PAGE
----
How is a 6-8, 195-pound center snapping down 10 rebounds per game? The likely answer is that he's going up against vulnerable opponents that also lack physically imposing centers. Vanderbilt should be able to box out Horton and establish control on the glass.
Forward – Will Triggs – Senior, 6-6, 230; 2013-14: 11.2 ppg, 4.6 rpg
Triggs is the beefy muscle man on the Austin Peay roster, but despite his 35 pounds of added weight when compared to Horton, he's a far less productive rebounder. This deficit relative to Horton suggests that Triggs isn't light on his feet, and that his lack of length hurts him in terms of winning loose balls in the air. That might seem like soccer (or international football) language, but an overlap in terminology between or among sports sometimes applies, as is the case when a receiver "boxes out" a defensive back in American-style football. You get the larger point: Triggs needs to find ways to be a more productive rebounder. This will make him a better scorer who can add more value to the Governors' starting five.
Forward – Ed Dyson – Junior, 6-4, 190; 2013-14: 7.9 ppg, 2.1 rpg
Dyson hits 41 percent of his threes, but he doesn't take many of them. Of the Governors' five starters, Dyson averages the fewest minutes per game, at 21.5, though it should be said that former starter Zavion Williams averages 20.8 per game. Dyson is a role player for this team, and Vanderbilt will need to see if the Governors get meaningful production from fifth, sixth, or seventh sources in this game. It's reasonable to say that Austin Peay is a four-person team at this point in time. Dyson is the fifth man on the team, and Loos knows he'll need more from the small forward as the season moves along.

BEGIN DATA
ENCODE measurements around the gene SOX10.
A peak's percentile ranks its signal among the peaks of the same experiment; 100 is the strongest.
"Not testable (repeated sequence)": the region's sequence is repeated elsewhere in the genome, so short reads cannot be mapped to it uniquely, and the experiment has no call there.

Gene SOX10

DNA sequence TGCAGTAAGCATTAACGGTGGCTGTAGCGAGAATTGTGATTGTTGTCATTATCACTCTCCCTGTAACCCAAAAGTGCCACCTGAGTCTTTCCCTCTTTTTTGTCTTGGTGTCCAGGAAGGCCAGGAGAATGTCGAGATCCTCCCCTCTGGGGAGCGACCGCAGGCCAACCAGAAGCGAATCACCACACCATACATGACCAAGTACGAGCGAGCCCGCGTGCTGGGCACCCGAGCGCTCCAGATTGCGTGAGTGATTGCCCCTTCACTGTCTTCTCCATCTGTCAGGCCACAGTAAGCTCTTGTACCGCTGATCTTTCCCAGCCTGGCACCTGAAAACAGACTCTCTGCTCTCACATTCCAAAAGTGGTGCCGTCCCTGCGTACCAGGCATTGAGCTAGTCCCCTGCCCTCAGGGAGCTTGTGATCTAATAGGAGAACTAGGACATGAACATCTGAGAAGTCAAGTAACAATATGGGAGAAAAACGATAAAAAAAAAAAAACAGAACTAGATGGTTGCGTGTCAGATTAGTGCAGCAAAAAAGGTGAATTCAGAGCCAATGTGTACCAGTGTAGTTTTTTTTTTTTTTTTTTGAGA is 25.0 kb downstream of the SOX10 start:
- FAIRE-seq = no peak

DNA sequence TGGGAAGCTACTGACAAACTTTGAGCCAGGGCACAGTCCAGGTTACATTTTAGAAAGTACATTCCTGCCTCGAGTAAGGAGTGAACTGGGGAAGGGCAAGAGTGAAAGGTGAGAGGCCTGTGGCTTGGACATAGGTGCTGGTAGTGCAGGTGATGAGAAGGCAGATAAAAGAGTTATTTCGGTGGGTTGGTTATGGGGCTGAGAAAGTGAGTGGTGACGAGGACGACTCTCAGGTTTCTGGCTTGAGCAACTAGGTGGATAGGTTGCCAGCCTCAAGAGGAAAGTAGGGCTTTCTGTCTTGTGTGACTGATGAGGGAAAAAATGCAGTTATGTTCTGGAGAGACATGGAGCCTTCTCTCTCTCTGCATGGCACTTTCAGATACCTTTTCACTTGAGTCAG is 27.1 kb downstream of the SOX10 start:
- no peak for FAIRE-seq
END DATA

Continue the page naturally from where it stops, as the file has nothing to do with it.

Guard – Travis Betran – Senior, 6-3, 185; 2013-14: 13.9 ppg, 1.6 rpg, 1.9 assists per game
Betran is the team's leading scorer, but his field goal percentage is just under 35. As a point of comparison, Horton hits 58 percent of his shots, Triggs 56, and Ed Dyson 54. Betran shoots just 31 percent from three-point range, making him a less than dynamic leading scorer for APSU.
Guard – Damarius Smith – Junior, 6-2, 190; 2013-14: 8.7 ppg, 4.1 rpg, 5.5 apg
Loos's decision to move Smith into the starting lineup at the point guard spot seems to be a very wise maneuver. Smith's ability to share the ball while also helping out on the glass makes him a valuable team player, someone who contributes in many different ways at both ends of the floor. Vanderbilt probably needs to worry more about Smith than any other perimeter player the Governors have. The Commodores need to pay attention to Horton more than any other interior performer for APSU.
In what is essentially a seven-man rotation on a relatively thin team, Loos now makes Zavion Williams his primary reserve after removing him from the starting five. Williams averages 9.4 points per game but does not do much in the realms of passing or rebounding. The final man in the seven-man rotation, the only other player who averages at least 11 minutes per game, is forward Chris Freeman, who averages nearly three boards per contest.
Keys to the Game
1) Wipe Horton off the glass. Horton's length and leaping ability make him a rebounding force. Erasing this particular source of production – and second-chance points – for Austin Peay will make tonight that much smoother for VU.
2) Blended, diverse contributions. This is a night for multiple players to step up, play at least 15 minutes, and feel empowered on numerous levels before the Georgia Tech-Saint Louis stretch. Vanderbilt needs to leave this game with a roster that is ready for the challenges that lie ahead.